- Robust compact housing
- High degree of protection
- Wide operating temperature range
- Different buildings depending on needs
- Sensors for various applications
Tensometric force sensors, including resistance tensometers, are most often used in laboratory and utility measurements.
They are characterized by high sensitivity and accuracy of measurements while maintaining small size. They are resistant to vibrations and shocks, they can work at high temperatures and pressures, and can also be placed on curved surfaces.
The principle of the resistance strain gauge is based on the physical properties of the metal wire, consisting in changing its electrical resistance with the change of its length. The resistance wire (or foil) is glued with a special glue to the element deforming under the influence of acting forces or moments. The resistance material of the sensor is identical to the deformation as the element on which the sensor was glued.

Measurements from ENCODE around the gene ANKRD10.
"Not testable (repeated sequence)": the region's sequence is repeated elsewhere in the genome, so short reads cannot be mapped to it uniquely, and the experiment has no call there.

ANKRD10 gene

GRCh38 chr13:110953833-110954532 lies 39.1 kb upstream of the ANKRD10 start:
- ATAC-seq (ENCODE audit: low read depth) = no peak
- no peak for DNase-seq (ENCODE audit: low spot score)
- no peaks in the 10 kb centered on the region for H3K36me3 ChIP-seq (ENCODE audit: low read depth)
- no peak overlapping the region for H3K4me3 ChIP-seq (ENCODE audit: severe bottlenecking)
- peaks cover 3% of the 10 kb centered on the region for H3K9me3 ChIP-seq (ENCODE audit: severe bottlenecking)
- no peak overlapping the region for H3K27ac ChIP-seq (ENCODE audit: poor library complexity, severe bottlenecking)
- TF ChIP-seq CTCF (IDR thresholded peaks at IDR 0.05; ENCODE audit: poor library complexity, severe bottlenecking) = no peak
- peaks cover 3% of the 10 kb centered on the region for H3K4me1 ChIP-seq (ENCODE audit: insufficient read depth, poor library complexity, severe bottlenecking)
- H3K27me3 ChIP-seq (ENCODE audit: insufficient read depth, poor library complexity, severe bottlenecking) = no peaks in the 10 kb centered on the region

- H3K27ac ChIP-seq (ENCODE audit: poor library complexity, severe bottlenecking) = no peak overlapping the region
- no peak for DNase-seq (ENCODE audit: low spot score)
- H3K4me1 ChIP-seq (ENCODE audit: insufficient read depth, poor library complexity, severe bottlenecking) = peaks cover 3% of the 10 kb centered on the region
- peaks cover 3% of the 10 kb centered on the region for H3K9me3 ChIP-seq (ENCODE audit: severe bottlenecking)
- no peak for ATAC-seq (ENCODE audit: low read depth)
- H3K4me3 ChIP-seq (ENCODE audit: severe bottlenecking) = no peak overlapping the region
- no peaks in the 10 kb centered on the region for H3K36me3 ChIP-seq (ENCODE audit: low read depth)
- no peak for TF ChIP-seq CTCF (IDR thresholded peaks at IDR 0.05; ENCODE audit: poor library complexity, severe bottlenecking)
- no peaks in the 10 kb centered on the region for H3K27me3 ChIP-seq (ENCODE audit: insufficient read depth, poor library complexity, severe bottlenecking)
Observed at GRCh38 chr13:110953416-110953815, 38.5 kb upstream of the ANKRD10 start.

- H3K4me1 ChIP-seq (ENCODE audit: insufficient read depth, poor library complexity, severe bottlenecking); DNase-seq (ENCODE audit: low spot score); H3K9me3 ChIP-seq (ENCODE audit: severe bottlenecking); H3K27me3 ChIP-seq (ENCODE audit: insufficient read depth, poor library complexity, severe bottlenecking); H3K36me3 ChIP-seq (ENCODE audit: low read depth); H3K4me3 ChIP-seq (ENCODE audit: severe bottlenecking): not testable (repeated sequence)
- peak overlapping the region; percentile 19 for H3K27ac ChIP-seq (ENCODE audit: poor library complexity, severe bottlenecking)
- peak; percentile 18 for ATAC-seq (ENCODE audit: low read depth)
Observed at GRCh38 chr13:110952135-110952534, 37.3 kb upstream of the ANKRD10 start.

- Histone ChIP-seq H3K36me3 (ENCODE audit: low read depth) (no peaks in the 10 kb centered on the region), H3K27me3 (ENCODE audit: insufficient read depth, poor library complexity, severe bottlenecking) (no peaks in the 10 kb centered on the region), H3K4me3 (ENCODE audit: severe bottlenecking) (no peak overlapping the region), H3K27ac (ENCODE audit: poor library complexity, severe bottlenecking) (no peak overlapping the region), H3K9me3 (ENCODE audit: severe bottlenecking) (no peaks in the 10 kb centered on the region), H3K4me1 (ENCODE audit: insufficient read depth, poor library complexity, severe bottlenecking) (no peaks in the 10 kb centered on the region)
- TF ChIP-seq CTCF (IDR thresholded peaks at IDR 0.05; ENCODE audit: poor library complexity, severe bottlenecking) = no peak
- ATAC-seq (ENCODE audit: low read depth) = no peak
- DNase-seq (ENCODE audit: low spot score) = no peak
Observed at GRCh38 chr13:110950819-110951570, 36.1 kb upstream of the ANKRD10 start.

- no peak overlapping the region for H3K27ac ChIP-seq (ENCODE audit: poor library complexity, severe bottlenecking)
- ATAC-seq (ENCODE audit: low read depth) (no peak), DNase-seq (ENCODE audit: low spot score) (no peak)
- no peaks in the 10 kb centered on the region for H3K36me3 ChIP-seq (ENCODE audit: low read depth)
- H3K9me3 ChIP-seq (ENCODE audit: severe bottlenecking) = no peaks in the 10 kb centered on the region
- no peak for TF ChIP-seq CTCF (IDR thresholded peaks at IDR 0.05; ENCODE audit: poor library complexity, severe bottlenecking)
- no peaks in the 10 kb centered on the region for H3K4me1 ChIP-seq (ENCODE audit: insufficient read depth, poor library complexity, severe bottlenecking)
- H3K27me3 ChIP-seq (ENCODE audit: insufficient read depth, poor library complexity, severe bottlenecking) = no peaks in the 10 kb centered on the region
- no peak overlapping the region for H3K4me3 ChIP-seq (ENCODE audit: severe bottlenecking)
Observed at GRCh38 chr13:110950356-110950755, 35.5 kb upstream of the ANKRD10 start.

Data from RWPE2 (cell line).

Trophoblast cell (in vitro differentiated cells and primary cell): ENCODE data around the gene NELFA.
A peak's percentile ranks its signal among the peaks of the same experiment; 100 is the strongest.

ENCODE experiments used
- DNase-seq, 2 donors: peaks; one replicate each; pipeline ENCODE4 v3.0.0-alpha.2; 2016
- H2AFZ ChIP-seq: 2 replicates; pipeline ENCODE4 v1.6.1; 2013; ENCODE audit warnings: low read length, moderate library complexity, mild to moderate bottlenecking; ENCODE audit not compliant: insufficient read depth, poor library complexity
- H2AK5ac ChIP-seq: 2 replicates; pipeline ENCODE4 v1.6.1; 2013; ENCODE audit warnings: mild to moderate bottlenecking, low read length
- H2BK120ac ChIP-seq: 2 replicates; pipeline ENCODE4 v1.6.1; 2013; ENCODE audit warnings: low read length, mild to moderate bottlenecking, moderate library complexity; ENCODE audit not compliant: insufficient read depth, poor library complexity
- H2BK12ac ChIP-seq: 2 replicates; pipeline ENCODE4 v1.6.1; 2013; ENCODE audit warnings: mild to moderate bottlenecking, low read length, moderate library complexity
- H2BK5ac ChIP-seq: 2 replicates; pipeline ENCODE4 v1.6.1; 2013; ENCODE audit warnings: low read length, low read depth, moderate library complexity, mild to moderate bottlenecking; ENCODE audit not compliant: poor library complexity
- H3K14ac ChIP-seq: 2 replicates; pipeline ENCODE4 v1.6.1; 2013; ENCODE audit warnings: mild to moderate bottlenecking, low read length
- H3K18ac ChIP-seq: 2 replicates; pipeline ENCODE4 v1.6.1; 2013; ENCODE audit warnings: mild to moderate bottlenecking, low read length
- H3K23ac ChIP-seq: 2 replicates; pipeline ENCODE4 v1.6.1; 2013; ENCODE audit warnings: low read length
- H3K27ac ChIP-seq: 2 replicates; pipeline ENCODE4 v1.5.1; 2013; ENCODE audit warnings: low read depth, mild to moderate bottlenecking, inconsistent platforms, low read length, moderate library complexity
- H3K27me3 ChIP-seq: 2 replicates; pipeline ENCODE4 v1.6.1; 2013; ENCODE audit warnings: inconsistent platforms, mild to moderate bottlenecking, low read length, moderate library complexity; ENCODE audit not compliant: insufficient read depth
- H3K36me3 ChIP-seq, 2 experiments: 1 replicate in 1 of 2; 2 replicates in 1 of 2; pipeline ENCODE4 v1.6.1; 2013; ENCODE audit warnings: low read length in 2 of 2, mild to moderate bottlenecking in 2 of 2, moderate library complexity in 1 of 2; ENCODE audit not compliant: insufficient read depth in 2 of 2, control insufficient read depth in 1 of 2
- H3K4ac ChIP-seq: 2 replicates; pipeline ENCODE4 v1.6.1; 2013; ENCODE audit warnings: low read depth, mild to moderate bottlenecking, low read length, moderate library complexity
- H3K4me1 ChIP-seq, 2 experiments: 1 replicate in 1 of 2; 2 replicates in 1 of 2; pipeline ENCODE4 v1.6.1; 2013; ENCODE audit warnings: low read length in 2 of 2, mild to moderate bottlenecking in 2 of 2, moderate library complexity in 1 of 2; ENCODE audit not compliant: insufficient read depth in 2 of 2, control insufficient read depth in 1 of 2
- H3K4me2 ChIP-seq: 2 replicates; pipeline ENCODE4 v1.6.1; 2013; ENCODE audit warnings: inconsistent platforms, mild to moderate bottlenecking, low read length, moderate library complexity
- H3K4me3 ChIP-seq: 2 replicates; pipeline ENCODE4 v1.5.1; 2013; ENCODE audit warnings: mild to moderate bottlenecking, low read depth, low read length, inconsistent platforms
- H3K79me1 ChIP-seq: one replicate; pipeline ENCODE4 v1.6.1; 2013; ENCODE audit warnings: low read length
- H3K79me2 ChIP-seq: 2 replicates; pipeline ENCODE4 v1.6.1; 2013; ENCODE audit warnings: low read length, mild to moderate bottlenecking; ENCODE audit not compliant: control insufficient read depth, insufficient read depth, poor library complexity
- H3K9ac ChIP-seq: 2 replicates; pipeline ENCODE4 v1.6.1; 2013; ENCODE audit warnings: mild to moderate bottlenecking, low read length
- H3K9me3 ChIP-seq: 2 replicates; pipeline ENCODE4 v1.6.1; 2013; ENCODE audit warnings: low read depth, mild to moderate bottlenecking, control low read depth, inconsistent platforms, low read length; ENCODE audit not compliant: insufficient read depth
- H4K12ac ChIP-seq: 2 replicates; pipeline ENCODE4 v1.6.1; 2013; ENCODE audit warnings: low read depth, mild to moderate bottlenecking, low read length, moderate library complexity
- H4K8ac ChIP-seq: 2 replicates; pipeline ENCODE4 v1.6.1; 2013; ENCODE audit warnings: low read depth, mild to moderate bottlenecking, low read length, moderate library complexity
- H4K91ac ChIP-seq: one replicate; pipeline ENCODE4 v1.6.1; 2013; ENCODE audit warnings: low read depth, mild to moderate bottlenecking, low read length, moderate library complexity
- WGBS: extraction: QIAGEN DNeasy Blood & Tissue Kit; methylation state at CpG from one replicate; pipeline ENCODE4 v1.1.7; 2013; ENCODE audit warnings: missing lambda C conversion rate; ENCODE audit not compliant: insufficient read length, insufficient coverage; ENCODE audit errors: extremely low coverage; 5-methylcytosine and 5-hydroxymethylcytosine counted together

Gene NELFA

The most common are ready-made sensors in the form of a foil extensometer glued to the housing. Depending on the design of the load-bearing element (housing), this sensor can be used to measure small forces in the ranges of single Newtons as well as huge forces counted in tens of kilonewtons.